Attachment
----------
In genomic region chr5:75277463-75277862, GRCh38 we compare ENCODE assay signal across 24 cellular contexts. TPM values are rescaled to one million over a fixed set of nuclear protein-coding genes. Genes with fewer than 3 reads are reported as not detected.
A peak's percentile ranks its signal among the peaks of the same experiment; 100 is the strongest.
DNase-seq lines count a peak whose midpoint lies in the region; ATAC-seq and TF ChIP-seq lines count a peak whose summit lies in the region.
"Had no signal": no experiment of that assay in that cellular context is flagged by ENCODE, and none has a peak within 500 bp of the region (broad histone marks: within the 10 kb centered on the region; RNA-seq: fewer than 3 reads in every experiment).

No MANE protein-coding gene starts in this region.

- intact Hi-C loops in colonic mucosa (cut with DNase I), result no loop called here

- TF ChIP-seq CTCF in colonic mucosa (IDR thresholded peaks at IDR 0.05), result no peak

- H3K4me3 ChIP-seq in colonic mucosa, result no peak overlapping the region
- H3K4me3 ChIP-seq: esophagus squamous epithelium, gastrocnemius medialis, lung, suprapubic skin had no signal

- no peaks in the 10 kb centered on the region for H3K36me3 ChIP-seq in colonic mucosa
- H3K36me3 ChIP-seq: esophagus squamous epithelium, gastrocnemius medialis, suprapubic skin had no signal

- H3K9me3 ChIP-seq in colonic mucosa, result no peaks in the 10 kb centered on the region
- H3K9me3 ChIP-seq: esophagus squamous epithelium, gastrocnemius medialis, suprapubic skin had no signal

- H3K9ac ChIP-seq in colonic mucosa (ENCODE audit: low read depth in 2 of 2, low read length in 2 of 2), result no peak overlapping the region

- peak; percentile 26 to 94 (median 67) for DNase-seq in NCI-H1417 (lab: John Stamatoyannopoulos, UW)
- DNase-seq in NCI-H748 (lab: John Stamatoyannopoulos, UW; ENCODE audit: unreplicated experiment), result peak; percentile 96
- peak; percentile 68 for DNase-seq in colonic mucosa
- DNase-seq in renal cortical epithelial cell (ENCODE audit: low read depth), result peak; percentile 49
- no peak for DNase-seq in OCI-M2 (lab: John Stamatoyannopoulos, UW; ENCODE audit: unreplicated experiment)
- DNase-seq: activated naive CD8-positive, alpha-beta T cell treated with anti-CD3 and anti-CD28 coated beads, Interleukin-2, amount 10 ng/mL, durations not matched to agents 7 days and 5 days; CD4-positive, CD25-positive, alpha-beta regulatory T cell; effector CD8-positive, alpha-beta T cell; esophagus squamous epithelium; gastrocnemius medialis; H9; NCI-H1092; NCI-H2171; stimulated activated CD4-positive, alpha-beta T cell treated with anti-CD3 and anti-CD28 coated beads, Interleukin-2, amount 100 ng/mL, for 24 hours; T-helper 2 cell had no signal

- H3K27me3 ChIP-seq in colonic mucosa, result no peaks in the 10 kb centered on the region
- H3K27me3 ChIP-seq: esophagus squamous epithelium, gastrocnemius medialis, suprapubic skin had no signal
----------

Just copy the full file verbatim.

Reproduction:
In genomic region chr5:75277463-75277862, GRCh38 we compare ENCODE assay signal across 24 cellular contexts. TPM values are rescaled to one million over a fixed set of nuclear protein-coding genes. Genes with fewer than 3 reads are reported as not detected.
A peak's percentile ranks its signal among the peaks of the same experiment; 100 is the strongest.
DNase-seq lines count a peak whose midpoint lies in the region; ATAC-seq and TF ChIP-seq lines count a peak whose summit lies in the region.
"Had no signal": no experiment of that assay in that cellular context is flagged by ENCODE, and none has a peak within 500 bp of the region (broad histone marks: within the 10 kb centered on the region; RNA-seq: fewer than 3 reads in every experiment).

No MANE protein-coding gene starts in this region.

- intact Hi-C loops in colonic mucosa (cut with DNase I), result no loop called here

- TF ChIP-seq CTCF in colonic mucosa (IDR thresholded peaks at IDR 0.05), result no peak

- H3K4me3 ChIP-seq in colonic mucosa, result no peak overlapping the region
- H3K4me3 ChIP-seq: esophagus squamous epithelium, gastrocnemius medialis, lung, suprapubic skin had no signal

- no peaks in the 10 kb centered on the region for H3K36me3 ChIP-seq in colonic mucosa
- H3K36me3 ChIP-seq: esophagus squamous epithelium, gastrocnemius medialis, suprapubic skin had no signal

- H3K9me3 ChIP-seq in colonic mucosa, result no peaks in the 10 kb centered on the region
- H3K9me3 ChIP-seq: esophagus squamous epithelium, gastrocnemius medialis, suprapubic skin had no signal

- H3K9ac ChIP-seq in colonic mucosa (ENCODE audit: low read depth in 2 of 2, low read length in 2 of 2), result no peak overlapping the region

- peak; percentile 26 to 94 (median 67) for DNase-seq in NCI-H1417 (lab: John Stamatoyannopoulos, UW)
- DNase-seq in NCI-H748 (lab: John Stamatoyannopoulos, UW; ENCODE audit: unreplicated experiment), result peak; percentile 96
- peak; percentile 68 for DNase-seq in colonic mucosa
- DNase-seq in renal cortical epithelial cell (ENCODE audit: low read depth), result peak; percentile 49
- no peak for DNase-seq in OCI-M2 (lab: John Stamatoyannopoulos, UW; ENCODE audit: unreplicated experiment)
- DNase-seq: activated naive CD8-positive, alpha-beta T cell treated with anti-CD3 and anti-CD28 coated beads, Interleukin-2, amount 10 ng/mL, durations not matched to agents 7 days and 5 days; CD4-positive, CD25-positive, alpha-beta regulatory T cell; effector CD8-positive, alpha-beta T cell; esophagus squamous epithelium; gastrocnemius medialis; H9; NCI-H1092; NCI-H2171; stimulated activated CD4-positive, alpha-beta T cell treated with anti-CD3 and anti-CD28 coated beads, Interleukin-2, amount 100 ng/mL, for 24 hours; T-helper 2 cell had no signal

- H3K27me3 ChIP-seq in colonic mucosa, result no peaks in the 10 kb centered on the region
- H3K27me3 ChIP-seq: esophagus squamous epithelium, gastrocnemius medialis, suprapubic skin had no signal